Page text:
Adrenal metastasis is considered a rare hematogenous metastasis that develops after gastric cancer surgery. The chances of curative surgery are very low. It is usually unresectable. We aim to present a case of isolated adrenal metastasis that developed in a patient, who underwent a total gastrectomy with the diagnosis of gastric cancer approximately 26 months back. Left adrenalectomy was planned with curative intent. R0 resection was performed. The patient was followed up for one year after surgery. The option of surgical treatment is recommended for isolated metachronous adrenal metastases. Curative surgical resection may positively impact the prognosis of patients in selected cases.
Key Words: Gastric cancer, Adrenal metastasis, Surgical resection.
Gastric cancer is a disease with a poor prognosis. Despite the development of neoadjuvant and adjuvant therapies, recurrences are still common after curative treatment. These recurrences are mostly systemic metastases, involving multiple organs, and are responsible for poor prognosis. Systemic chemotherapy is still the standard treatment for metastatic gastric cancer.1 However, good results have been reported with curative surgical treatment added to systemic therapy in metastases involving different organs, including isolated liver metastases.2,3 Isolated adrenal metastases in stomach cancer have been reported in a small number of cases.4,5 We aim to present a case of isolated metachronous adrenal metastasis that developed in a patient, who underwent a total gastrectomy for gastric cancer 26 months back.
A 52-year female patient was admitted through the outpatient clinic with a diagnosis of gastric cancer. The patient had a mass from the cardia to the corpus on gastroduodenoscopy. The biopsy from the mass was reported as an adenocarcinoma.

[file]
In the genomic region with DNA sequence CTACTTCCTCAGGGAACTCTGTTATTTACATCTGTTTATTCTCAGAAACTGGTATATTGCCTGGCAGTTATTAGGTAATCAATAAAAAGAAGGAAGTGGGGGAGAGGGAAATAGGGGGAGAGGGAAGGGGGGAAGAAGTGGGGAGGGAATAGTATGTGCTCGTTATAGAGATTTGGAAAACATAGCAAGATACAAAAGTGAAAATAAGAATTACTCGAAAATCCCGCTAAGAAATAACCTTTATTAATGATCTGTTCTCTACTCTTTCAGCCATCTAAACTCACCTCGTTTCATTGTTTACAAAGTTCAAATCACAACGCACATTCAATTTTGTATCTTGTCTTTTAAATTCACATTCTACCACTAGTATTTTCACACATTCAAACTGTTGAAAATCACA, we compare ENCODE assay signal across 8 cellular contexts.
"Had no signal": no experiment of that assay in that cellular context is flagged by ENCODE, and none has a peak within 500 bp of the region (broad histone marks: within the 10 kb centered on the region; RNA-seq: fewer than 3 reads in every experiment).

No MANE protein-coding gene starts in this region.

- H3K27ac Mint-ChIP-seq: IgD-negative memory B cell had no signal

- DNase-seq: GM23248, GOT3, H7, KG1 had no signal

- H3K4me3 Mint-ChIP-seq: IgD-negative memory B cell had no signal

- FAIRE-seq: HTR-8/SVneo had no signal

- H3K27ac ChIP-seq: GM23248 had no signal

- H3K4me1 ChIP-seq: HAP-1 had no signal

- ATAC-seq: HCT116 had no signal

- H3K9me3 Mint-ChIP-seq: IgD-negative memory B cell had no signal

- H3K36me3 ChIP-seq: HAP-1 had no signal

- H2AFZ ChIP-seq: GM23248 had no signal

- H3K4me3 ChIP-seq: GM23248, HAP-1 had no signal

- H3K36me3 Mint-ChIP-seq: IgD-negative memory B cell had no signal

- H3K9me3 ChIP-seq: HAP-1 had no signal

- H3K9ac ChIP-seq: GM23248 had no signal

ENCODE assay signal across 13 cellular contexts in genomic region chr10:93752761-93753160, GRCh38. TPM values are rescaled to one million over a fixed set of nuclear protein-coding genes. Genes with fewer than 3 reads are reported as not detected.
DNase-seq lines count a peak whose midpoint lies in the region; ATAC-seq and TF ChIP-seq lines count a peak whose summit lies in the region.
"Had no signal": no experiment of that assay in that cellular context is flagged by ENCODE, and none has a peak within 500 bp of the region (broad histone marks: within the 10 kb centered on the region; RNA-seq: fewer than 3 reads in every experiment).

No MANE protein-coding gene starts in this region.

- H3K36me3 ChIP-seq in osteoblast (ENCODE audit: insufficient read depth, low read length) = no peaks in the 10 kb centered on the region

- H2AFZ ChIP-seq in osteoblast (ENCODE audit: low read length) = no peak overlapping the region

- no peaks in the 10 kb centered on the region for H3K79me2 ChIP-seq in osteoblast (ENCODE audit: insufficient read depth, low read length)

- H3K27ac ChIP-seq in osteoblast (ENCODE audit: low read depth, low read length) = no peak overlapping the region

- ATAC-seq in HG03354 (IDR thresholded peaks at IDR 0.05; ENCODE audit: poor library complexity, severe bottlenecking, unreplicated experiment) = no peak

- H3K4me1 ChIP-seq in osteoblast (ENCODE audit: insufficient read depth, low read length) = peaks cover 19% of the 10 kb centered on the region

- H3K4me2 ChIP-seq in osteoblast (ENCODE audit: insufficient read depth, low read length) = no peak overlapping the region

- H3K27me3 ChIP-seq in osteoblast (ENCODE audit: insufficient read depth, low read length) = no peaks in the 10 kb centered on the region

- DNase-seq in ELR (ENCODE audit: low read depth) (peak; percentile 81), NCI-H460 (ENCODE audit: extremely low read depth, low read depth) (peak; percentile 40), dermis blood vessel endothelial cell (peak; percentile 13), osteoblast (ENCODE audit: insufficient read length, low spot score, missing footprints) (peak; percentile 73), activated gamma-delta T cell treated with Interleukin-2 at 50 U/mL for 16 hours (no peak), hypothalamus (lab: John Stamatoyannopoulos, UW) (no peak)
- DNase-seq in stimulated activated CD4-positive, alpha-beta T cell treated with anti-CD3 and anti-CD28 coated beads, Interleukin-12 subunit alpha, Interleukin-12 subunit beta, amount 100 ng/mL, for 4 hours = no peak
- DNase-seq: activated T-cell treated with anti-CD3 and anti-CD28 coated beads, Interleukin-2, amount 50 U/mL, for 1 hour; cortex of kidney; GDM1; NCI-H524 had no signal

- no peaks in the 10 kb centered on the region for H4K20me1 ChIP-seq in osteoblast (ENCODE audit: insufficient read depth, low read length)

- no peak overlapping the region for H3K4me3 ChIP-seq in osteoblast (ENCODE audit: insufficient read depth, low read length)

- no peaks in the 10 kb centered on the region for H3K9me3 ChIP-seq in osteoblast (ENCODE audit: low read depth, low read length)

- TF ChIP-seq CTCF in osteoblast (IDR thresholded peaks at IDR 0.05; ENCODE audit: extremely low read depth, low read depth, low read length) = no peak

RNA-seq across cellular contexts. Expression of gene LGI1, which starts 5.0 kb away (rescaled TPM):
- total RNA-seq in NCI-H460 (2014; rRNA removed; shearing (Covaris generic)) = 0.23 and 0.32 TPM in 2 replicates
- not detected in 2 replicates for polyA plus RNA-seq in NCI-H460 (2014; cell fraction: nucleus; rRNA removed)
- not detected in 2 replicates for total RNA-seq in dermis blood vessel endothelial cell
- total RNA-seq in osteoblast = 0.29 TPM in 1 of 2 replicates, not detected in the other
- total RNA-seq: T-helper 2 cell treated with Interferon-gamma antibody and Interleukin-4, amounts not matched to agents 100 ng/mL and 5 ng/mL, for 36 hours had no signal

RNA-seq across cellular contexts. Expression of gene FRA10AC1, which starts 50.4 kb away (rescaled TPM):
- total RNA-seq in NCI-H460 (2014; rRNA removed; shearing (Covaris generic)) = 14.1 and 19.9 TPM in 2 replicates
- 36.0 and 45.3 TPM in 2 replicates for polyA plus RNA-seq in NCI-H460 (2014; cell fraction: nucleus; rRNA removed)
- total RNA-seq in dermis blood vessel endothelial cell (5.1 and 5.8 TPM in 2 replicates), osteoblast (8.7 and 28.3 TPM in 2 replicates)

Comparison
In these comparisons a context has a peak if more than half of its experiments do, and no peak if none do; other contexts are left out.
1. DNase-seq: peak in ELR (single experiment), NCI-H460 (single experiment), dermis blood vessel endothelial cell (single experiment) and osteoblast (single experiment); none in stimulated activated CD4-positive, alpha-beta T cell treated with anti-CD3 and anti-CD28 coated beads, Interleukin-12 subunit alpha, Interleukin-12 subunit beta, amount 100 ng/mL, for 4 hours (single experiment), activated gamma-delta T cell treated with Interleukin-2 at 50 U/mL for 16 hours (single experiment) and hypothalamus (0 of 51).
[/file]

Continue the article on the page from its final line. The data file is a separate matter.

Computed tomography (CT) scanning showed a gastric tumour that measured 1.5 cm in thickness, with serosal invasion, and a lymph node in lesser curvature measuring 0.8 cm in the short axis (Figure 1a). In the positron emission tomography (PET)-CT, fluorodeoxyglucose (FDG) uptake measured in standardised uptake value (SUVmax) of 25.8 was seen in the cardia and lesser curvature regions (Figure 1b). The patient underwent staging laparoscopy. During exploration, there was no implantation of tumour in the abdominal cavity. Peritoneal liquid for cytology examination was negative for malignancy. The patient was staged as cT4N+M0 and neoadjuvant therapy was planned. Three cycles of epirubicin, cisplatin, and 5 fluorouracil (ECF) were given to the patient. Total gastrectomy and D2 dissection were performed in March 2017. The patient was postoperatively discharged without any problem. Out of 78 lymph nodes dissected, only one was positive for metastasis. The tumour showed invasion of the subserosal layer. Therefore, it was evaluated as stage II = (ypT3N1M0) according to tumour node metastasis 8th (TNM) 8th staging.6 After 3 additional postoperative ECF cycles, patient follow-up was performed once every 3 months in the outpatient clinic in the first 2 years. Follow-ups were conducted with clinical examination, biochemical parameters, tumour markers, and CT scans. In the routine follow-up of the patient in April 2019, carbohydrate antigen 19-9 (CA 19-9) increased, and a mass was observed in the left adrenal on CT (Figure 1c). FDG uptake with SUVmax of 12 in the left adrenal was detected in PET-CT (Figure 1d). In magnetic resonance imaging (MRI), the mass in the left adrenal was reported as an adrenal metastasis (Figure 1e, f, g, h). The patient, without any other known organ metastasis, was considered to have an isolated metachronous left adrenal metastasis. The patient was discussed in the tumour board and the decision of surgery was finalised. After obtaining the patient consent, R0 left adrenal resection was performed in May 2019. There were no tumour implants in the abdomen. The patient was discharged without any problem on 5th postoperative day. On histopathological examination, metastatic adenocarcinoma compatible with gastric cancer metastasis was reported (Figure 2a, b). In a one-year follow-up, there was no recurrence of tumour on CT scanning (Figure 1i).